x Abu Dhabi, UAEMonday 22 January 2018

Spirited evening with Joshua Bell and Czech orchestra at Emirates Palace

Joshua Bell's Abu Dhabi performance was an evening of technically brilliant musicianship.

The virtuoso violinist Joshua Bell. Courtesy Abu Dhabi Festival.
The virtuoso violinist Joshua Bell. Courtesy Abu Dhabi Festival.

With Andrea Bocelli performing on Yas Island on the same night, one might have assumed that this show at the Emirates Palace would have been bereft of audience. Thankfully, this was far from the case.

The chance to see Joshua Bell - the man who's often feted as the world's finest violinist - as well as the esteemed Czech Philharmonic proved just as compelling a prospect as the Italian tenor.

And the near-capacity crowd was truly rewarded with an evening of technically brilliant musicianship.

The concert began with Bedrich Smetana's Vltava from Ma vlast, a rousing eulogy to Czech nationalism that was enhanced by the orchestra's elegant woodwind and richly eloquent strings section.

Next up, Bell joined the ensemble for Max Bruch's Violin Concerto No 1 in G minor.

While the former musical wunderkind is now in his mid-40s, his advancing years have not diminished his childlike enthusiasm for his instrument. With his shirt untucked, his trademark shock of floppy hair and jig-like motion on the balls of his feet as he fiddles away, he is an extraordinary force of nature to behold.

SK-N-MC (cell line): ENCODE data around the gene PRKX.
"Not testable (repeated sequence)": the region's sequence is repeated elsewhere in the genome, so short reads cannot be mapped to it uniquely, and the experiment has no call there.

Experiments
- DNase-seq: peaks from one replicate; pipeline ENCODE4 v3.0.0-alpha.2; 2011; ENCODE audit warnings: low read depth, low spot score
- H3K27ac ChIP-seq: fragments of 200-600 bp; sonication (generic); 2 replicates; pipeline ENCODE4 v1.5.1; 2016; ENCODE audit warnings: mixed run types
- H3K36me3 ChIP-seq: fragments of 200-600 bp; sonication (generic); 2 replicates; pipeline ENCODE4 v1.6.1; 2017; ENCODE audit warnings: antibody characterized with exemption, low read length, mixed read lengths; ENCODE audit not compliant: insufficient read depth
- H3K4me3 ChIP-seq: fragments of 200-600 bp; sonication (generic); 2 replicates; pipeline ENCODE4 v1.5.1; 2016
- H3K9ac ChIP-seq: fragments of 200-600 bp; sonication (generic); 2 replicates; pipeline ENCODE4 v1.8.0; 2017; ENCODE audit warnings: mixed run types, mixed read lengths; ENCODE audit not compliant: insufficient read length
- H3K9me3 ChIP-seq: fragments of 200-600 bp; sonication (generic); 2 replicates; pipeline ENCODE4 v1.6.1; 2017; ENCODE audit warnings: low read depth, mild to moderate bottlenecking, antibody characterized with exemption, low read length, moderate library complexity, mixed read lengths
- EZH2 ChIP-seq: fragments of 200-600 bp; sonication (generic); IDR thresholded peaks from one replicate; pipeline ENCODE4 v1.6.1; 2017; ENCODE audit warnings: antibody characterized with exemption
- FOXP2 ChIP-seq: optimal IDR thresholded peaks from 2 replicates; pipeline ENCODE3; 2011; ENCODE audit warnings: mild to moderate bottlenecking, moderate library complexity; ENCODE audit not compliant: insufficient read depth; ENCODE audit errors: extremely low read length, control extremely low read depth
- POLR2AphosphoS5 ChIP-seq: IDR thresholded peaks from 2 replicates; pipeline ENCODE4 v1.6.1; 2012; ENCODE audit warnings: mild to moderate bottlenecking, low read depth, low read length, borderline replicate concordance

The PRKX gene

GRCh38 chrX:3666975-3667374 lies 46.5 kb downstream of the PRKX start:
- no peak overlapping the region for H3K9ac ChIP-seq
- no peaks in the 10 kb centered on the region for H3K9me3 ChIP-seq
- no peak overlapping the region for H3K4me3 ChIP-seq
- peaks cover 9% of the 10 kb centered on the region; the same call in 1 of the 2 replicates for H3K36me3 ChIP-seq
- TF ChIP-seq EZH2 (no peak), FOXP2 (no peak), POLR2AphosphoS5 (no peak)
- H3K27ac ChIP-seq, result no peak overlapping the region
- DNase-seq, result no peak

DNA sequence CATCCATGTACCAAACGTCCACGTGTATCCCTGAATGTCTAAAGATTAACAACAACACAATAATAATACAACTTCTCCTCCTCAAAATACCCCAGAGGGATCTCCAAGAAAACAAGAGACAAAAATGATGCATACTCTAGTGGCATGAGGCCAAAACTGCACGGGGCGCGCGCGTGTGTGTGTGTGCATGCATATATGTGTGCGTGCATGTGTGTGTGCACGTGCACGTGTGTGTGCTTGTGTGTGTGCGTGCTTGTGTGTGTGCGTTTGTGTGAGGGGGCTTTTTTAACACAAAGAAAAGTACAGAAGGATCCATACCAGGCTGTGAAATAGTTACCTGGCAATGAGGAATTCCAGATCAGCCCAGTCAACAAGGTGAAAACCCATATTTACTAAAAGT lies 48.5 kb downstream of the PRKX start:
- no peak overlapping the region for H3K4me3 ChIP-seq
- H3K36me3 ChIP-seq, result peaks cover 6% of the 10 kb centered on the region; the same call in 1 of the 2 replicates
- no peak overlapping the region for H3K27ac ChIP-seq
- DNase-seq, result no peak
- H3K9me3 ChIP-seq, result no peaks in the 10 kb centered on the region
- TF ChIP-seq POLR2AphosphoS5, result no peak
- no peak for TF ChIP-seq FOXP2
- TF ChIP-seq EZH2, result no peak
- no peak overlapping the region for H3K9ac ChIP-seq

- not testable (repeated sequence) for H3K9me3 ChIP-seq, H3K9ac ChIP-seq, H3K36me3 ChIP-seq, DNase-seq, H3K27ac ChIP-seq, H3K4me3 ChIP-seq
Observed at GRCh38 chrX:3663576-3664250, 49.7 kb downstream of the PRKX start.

After a visceral cadenza accompaniment to the German composer's emotive piece, Bell encored with a take on the folk tune Yankee Doodle Dandy, giving him a chance to show off his dazzling, warp-speed finger work.

After the interval, the orchestra returned for Antonin Dvorak's Symphony No 7 in D minor.

Dvorak conducted the Czech Philharmonic himself back in 1896, and is a national hero in his homeland. So, obviously, the Prague-based players, thoroughly versed in this composition, put on an immaculate performance.

However, while this symphony was an intense and lively number, its lack of hum-along musical refrains did make the piece somewhat inaccessible.

That said, considering the rapturous, repeated standing ovations for the orchestra and its conductor Jiri Belohlavek, all in attendance seemed entirely content with their evening's entertainment.